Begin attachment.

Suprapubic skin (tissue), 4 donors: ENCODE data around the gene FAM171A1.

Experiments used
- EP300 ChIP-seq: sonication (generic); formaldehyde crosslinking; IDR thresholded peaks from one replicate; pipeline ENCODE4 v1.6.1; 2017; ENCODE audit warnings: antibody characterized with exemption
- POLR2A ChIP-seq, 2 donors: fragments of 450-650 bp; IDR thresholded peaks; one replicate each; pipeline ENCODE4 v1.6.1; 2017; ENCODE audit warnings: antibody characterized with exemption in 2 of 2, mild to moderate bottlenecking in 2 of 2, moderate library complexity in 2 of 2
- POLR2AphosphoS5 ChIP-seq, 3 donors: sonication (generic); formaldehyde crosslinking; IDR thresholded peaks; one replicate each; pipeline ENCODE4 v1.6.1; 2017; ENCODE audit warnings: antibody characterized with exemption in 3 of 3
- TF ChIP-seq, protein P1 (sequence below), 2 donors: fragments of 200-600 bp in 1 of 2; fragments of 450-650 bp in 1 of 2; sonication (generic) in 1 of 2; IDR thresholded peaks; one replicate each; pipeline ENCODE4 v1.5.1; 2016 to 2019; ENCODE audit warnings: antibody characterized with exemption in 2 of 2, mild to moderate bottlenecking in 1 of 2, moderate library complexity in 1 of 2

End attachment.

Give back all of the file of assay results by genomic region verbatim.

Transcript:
Suprapubic skin (tissue), 4 donors: ENCODE data around the gene FAM171A1.

Experiments used
- EP300 ChIP-seq: sonication (generic); formaldehyde crosslinking; IDR thresholded peaks from one replicate; pipeline ENCODE4 v1.6.1; 2017; ENCODE audit warnings: antibody characterized with exemption
- POLR2A ChIP-seq, 2 donors: fragments of 450-650 bp; IDR thresholded peaks; one replicate each; pipeline ENCODE4 v1.6.1; 2017; ENCODE audit warnings: antibody characterized with exemption in 2 of 2, mild to moderate bottlenecking in 2 of 2, moderate library complexity in 2 of 2
- POLR2AphosphoS5 ChIP-seq, 3 donors: sonication (generic); formaldehyde crosslinking; IDR thresholded peaks; one replicate each; pipeline ENCODE4 v1.6.1; 2017; ENCODE audit warnings: antibody characterized with exemption in 3 of 3
- TF ChIP-seq, protein P1 (sequence below), 2 donors: fragments of 200-600 bp in 1 of 2; fragments of 450-650 bp in 1 of 2; sonication (generic) in 1 of 2; IDR thresholded peaks; one replicate each; pipeline ENCODE4 v1.5.1; 2016 to 2019; ENCODE audit warnings: antibody characterized with exemption in 2 of 2, mild to moderate bottlenecking in 1 of 2, moderate library complexity in 1 of 2